Then how do these sightings not confirm an established population of wolves in Yellowstone prior to reintroduction?
The answer to this question is perhaps best illustrated by the story of a wolf that recently captured international attention when she was spotted on the north rim of The Grand Canyon, which was the region's first wolf sighting in more 70 years. Named "Echo" by the public, this lone female wolf, collared near Cody, Wyoming, wandered a minimum of 750 miles before being mistaken for a coyote by a hunter who subsequently shot and killed her near Beaver, Utah, back in 2014.
Confirmed sightings of Echo in both Arizona and Utah are not evidence of established wolf populations in those states. Instead, her journey illustrates how wolves wander vast distances in search of food or a mate. This is the most likely explanation for wolf reports and sightings in Greater Yellowstone prior to 1995.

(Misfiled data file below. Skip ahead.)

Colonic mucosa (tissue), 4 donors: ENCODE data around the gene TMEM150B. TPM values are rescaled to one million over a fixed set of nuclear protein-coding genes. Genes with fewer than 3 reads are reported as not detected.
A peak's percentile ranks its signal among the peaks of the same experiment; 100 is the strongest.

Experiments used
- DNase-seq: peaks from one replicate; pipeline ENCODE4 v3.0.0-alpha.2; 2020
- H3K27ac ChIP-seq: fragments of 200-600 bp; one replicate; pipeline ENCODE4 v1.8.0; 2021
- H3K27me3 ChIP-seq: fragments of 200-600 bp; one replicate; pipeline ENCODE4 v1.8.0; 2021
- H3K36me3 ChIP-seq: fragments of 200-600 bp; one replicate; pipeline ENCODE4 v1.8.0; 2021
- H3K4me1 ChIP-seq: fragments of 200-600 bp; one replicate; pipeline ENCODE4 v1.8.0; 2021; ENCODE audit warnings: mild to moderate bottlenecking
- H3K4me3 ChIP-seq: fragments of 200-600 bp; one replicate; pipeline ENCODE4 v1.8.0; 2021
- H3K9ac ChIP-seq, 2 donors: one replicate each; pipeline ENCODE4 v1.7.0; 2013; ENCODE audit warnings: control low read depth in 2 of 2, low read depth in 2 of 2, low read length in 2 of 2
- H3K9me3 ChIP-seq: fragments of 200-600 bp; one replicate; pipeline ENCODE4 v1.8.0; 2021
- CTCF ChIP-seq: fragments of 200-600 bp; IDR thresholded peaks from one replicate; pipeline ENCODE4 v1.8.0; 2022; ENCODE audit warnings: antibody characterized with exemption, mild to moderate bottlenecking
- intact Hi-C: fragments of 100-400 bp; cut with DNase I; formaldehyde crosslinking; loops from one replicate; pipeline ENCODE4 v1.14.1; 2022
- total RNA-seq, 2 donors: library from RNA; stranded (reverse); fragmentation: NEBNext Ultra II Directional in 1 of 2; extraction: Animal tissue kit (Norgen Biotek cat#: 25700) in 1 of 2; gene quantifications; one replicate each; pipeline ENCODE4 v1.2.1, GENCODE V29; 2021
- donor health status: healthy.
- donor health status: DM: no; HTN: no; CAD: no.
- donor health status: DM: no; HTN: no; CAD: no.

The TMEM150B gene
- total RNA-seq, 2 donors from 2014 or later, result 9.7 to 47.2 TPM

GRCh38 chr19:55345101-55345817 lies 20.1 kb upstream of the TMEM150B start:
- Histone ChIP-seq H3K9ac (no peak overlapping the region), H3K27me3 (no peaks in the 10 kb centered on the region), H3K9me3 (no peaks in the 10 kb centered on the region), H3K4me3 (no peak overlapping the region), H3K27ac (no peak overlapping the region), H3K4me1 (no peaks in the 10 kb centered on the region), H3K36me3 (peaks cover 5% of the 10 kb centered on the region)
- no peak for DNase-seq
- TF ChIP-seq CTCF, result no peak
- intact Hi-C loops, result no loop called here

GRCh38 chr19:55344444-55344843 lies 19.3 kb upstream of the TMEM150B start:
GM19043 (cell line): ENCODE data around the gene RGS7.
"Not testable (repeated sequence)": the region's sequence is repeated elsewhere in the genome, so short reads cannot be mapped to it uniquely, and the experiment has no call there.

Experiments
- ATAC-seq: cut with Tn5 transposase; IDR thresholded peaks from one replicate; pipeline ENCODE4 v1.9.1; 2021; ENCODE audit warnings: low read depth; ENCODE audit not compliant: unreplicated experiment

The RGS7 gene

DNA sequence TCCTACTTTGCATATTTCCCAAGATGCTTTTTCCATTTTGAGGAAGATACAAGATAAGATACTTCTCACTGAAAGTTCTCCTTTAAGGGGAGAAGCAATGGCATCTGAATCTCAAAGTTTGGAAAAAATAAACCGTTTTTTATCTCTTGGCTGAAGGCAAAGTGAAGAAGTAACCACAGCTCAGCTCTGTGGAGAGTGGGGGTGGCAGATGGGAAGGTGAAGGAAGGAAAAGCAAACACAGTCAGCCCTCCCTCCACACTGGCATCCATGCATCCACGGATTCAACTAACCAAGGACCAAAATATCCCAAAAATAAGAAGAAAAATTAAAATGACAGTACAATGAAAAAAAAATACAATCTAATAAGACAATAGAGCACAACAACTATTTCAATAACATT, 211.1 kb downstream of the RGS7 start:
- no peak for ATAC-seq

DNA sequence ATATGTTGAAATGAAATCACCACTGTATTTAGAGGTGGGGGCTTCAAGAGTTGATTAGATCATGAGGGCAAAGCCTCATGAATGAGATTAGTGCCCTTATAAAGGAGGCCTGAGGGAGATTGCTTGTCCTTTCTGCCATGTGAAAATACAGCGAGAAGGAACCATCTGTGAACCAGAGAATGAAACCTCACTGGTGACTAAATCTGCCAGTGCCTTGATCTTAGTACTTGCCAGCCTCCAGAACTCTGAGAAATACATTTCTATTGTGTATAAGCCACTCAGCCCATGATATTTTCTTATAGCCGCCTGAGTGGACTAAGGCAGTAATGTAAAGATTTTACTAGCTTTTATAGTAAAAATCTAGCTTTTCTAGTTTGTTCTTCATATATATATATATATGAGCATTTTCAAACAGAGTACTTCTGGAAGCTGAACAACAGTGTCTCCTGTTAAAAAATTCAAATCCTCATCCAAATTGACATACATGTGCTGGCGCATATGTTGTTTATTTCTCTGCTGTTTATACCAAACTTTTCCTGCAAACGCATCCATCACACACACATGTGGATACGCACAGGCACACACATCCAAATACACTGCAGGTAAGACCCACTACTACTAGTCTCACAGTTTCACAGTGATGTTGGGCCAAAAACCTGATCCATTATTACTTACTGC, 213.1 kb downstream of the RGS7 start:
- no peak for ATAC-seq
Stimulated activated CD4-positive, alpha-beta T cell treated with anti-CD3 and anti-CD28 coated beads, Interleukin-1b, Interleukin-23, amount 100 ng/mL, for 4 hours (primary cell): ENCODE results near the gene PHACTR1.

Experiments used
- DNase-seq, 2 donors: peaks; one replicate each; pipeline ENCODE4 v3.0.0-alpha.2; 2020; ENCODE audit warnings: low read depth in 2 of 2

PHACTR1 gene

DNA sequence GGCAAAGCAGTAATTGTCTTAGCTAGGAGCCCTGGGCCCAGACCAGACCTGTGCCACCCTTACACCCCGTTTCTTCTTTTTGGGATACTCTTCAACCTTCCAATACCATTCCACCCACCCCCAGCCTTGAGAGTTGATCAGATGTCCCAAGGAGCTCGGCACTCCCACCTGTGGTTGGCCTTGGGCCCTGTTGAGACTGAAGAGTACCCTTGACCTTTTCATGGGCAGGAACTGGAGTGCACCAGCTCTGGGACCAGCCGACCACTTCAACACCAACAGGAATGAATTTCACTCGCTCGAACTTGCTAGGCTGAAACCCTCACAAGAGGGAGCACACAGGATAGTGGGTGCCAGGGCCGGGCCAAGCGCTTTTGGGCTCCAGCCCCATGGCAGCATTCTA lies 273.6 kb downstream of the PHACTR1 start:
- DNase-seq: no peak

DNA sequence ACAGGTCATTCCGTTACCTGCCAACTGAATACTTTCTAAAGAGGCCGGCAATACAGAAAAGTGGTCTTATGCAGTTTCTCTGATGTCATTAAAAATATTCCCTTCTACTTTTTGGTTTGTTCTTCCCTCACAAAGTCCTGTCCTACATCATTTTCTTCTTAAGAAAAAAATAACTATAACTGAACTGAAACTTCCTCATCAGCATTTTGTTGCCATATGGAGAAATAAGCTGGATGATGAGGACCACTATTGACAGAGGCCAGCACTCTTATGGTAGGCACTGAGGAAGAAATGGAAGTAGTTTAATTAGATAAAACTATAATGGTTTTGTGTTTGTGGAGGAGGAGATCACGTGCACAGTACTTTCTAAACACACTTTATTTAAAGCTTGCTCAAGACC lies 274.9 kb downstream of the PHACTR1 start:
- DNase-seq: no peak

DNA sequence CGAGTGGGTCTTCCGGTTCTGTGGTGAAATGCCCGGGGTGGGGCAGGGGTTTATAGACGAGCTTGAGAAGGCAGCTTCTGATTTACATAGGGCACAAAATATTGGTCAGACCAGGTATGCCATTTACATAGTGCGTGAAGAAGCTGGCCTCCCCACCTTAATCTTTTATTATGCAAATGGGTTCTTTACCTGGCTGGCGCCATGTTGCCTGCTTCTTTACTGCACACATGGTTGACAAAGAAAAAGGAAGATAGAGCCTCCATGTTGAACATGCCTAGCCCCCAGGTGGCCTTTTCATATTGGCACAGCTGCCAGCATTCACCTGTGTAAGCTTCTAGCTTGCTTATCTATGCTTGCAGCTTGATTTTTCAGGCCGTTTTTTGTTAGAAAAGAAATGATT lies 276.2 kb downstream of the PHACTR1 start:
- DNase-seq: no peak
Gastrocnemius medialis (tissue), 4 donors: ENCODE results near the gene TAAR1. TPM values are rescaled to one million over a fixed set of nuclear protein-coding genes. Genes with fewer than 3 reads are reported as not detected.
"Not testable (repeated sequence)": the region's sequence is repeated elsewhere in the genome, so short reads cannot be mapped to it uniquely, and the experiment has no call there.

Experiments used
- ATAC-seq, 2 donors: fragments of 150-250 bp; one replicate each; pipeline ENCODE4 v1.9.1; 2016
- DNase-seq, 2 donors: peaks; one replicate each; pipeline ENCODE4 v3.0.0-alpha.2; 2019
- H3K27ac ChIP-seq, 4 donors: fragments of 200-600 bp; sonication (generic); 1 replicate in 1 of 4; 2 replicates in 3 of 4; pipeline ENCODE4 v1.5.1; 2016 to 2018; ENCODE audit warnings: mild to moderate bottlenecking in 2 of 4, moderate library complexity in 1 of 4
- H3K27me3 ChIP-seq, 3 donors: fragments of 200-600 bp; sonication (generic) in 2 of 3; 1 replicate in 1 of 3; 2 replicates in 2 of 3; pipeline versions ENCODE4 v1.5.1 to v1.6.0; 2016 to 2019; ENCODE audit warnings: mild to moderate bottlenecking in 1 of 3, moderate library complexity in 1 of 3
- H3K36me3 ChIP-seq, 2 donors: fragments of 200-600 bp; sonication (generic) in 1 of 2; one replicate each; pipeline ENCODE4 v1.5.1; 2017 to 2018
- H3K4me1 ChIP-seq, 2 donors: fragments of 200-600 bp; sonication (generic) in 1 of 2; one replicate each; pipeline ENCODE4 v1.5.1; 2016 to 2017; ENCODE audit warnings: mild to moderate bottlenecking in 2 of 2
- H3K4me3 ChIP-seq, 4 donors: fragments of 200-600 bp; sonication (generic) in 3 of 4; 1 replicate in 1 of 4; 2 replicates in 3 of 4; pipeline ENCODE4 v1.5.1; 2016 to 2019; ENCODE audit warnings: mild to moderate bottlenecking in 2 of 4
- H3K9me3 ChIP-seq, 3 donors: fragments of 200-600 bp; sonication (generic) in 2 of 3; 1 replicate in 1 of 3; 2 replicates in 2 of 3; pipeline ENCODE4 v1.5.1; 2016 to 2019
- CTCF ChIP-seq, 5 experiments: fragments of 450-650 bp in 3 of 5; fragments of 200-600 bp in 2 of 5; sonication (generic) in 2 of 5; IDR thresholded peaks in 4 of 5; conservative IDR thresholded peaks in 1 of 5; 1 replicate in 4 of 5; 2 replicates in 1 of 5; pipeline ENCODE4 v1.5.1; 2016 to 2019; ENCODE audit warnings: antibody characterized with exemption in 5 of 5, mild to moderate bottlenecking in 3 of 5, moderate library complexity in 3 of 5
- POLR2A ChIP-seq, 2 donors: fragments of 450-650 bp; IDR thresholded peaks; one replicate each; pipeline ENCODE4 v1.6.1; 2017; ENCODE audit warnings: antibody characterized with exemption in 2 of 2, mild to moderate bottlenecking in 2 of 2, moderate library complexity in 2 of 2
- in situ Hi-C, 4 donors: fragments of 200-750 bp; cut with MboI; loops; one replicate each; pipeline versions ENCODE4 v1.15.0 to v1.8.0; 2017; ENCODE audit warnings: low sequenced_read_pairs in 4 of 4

According to state and park wildlife managers, there were indeed a number of credible reports and sightings prior to reintroduction.
"And that makes sense, given the fact that there was a source of wolves to the north (wolves began naturally recolonizing northwestern Montana in the 1980s), especially when coupled with their dispersal behavior," said Quentin Kujala, U.S. Fish and Wildlife coordinator for Montana Fish, Wildlife, and Parks.
Without a 100% conclusive answer, there is certainly a temptation to fill the blanks. But given what we know about wolf behavior and their propensity to wander vast distances, sightings of individual wolves or pairs are not adequate evidence to conclude there was an established population in Greater Yellowstone prior to reintroduction in 1995.